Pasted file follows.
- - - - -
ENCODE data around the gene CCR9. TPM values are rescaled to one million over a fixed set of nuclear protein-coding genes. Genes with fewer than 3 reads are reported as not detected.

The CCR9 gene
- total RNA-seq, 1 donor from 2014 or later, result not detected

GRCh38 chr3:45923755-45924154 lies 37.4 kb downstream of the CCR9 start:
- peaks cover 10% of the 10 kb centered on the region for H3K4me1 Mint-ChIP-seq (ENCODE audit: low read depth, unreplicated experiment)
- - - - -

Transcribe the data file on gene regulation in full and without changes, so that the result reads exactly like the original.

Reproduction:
ENCODE data around the gene CCR9. TPM values are rescaled to one million over a fixed set of nuclear protein-coding genes. Genes with fewer than 3 reads are reported as not detected.

The CCR9 gene
- total RNA-seq, 1 donor from 2014 or later, result not detected

GRCh38 chr3:45923755-45924154 lies 37.4 kb downstream of the CCR9 start:
- peaks cover 10% of the 10 kb centered on the region for H3K4me1 Mint-ChIP-seq (ENCODE audit: low read depth, unreplicated experiment)